In response to the increasing interest in natural refrigerant-based heat pumps in North America, German manufacturer GEA is bringing its two low-charge ammonia/NH3 (R717) industrial heat pumps – the RedGenium and the RedAstrum – to the U.S., following successful implementations in Europe.
This announcement was shared by Kenneth Hoffmann, Application Manager for GEA Refrigeration, during a presentation on the exhibit floor at the IIAR 2022 Conference, held in Savannah, Georgia (U.S.), from March 6 – 9.
“We are seeing growing requests for heat pumps in America,” stemming from the marked shift toward decarbonizing residential and commercial space and domestic hot water heating, Hoffmann said. “We don’t have any doubt that [the heat pumps] will be a very nice solution in the U.S.”
GEA’s U.S. manufacturing plant in York, Pennsylvania, has already built two ammonia heat pumps, which will be installed at a location in Canada, said Hoffmann, who declined to name the end user. “We are working closely to make sure that the same concept we developed in Europe will be identical in the U.S.”
GEA previously brought its BluAstrum low-charge ammonia chiller, launched in Europe in 2020, to the U.S. market. Six models are available, with capacities ranging from 109 to 389TR (383.3 to 1,368.1kW) for water cooled from 52 to 42°F (11.1 to 5.6°C).
In addition to food, dairy and beverage applications, GEA’s ammonia heat pumps are used to support district heating. In fact, in Europe there has been a significant increase in the use of heat pumps in district heating requiring 500 to 120,000kW. “We will see the same development across the world,” said Hoffmann. “Over the next five years we will see a dramatic increase in the number of requests.”
More than 100 RedGenium installations
The RedGenium heat pump, which was showcased at the IIAR Conference, comes in 11 sizes, with heating (condensing) capacities ranging from 892 to 12,000MBH. Its maximum outlet water temperatures range from 158 to 203°F (70 to 95°C). It uses reciprocating compressors.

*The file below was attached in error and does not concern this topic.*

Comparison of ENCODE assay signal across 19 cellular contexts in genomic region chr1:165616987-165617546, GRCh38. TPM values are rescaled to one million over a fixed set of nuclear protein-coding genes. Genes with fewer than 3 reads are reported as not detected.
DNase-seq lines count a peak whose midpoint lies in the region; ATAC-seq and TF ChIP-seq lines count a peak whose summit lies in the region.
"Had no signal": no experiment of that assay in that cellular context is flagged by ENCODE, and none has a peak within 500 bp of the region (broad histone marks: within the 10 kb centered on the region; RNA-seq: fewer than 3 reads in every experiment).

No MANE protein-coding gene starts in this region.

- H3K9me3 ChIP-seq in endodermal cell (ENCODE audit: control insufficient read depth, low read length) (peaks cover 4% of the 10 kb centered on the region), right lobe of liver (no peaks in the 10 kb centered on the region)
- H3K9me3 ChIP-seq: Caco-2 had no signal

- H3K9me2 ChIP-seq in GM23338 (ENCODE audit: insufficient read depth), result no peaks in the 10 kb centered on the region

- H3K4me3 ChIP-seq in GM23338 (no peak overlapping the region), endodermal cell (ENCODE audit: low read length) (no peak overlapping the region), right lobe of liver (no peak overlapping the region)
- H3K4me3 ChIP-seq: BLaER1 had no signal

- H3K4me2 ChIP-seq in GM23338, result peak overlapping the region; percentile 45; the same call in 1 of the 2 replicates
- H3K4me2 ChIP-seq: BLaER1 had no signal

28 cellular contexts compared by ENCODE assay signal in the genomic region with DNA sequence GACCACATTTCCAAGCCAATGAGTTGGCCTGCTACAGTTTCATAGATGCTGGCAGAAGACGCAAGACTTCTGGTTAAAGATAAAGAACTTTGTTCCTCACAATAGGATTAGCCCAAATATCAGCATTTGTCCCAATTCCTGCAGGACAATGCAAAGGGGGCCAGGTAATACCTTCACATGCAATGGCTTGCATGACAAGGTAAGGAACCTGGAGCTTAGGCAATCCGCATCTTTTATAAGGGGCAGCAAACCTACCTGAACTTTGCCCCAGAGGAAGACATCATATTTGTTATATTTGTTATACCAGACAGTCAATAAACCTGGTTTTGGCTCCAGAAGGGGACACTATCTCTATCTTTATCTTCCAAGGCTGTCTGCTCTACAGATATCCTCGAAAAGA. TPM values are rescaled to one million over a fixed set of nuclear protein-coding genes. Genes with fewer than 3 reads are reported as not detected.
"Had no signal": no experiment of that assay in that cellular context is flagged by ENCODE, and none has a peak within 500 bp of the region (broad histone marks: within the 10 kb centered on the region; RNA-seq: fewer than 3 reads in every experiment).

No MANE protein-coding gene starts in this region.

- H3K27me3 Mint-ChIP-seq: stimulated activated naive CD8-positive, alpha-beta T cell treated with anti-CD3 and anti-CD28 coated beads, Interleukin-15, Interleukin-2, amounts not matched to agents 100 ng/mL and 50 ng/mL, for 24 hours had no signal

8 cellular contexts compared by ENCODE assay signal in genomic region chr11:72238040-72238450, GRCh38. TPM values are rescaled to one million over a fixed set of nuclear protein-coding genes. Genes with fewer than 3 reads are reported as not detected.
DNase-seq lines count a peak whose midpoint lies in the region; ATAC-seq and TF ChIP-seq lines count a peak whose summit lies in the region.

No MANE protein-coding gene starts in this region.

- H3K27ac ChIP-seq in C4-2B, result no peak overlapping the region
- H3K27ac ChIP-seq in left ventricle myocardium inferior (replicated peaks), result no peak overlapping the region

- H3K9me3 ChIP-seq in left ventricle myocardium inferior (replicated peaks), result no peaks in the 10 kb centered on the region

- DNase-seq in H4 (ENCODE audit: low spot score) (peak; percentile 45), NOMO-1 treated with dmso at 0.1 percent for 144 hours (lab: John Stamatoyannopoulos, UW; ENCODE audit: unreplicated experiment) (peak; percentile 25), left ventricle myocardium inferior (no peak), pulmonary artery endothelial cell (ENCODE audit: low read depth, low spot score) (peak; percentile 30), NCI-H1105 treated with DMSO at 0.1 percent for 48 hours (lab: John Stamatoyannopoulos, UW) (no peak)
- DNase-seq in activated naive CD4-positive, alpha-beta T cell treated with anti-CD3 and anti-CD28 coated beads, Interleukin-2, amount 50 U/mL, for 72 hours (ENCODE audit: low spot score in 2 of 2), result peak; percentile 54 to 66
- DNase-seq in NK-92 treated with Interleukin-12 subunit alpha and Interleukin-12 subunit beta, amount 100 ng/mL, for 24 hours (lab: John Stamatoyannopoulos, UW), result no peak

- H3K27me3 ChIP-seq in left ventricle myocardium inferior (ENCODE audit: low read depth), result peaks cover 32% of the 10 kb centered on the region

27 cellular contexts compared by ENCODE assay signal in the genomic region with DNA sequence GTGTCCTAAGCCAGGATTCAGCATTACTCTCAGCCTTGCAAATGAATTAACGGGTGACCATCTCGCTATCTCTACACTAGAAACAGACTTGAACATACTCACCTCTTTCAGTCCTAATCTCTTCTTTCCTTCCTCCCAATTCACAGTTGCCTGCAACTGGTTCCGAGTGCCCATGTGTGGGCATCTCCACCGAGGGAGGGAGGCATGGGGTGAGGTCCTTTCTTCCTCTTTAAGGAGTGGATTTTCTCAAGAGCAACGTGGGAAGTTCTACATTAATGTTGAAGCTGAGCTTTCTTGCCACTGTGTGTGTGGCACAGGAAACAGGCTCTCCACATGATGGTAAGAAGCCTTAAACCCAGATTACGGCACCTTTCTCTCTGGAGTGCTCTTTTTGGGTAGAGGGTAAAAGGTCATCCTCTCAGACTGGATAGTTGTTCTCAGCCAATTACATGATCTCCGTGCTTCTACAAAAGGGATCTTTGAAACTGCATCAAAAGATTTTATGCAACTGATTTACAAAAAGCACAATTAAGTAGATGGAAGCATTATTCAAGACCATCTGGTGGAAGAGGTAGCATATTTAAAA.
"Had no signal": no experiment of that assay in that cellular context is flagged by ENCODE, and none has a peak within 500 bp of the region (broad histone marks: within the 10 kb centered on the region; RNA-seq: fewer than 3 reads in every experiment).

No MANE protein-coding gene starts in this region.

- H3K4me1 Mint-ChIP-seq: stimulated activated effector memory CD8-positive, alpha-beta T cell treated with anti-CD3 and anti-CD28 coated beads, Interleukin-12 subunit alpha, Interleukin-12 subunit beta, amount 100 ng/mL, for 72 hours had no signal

The cold side of the RedGenium includes an evaporator/separator, while the hot side features a condenser and, as options, a desuperheater and a subcooler. The ammonia charge of the heat pump falls between 48 and 229lbs (21.8 and 103.9kg). “The charge is not as low as [that of] the BluAstrum chiller, but it is still a low-charge ammonia system,” said Hoffmann.
With more than 100 RedGenium heat pumps installed, mostly in Europe, “we are quite certain this is a robust solution,” said Hoffmann.
The RedAstrum heat pump differs in several ways from the RedGenium. For example, it comes in seven sizes and uses screw compressors. On the hot side it includes an oil cooler and a condenser, with a subcooler as an option. Heating capacity ranges from 2,544 to 9,894MBH, while the maximum hot water outlet temperature is either 176 or 185°F (80 or 85°C). “Most heating demand can be covered with 185°F,” said Hoffmann.
It’s possible to match GEA’s low-charge ammonia chillers with its low-charge ammonia heat pumps in a Blu-Red Fusion. For example, the rejected heat from the chiller can be used as a heat source for the heat pump.
“We are seeing growing requests for heat pumps in America.”Kenneth Hoffmann, GEA
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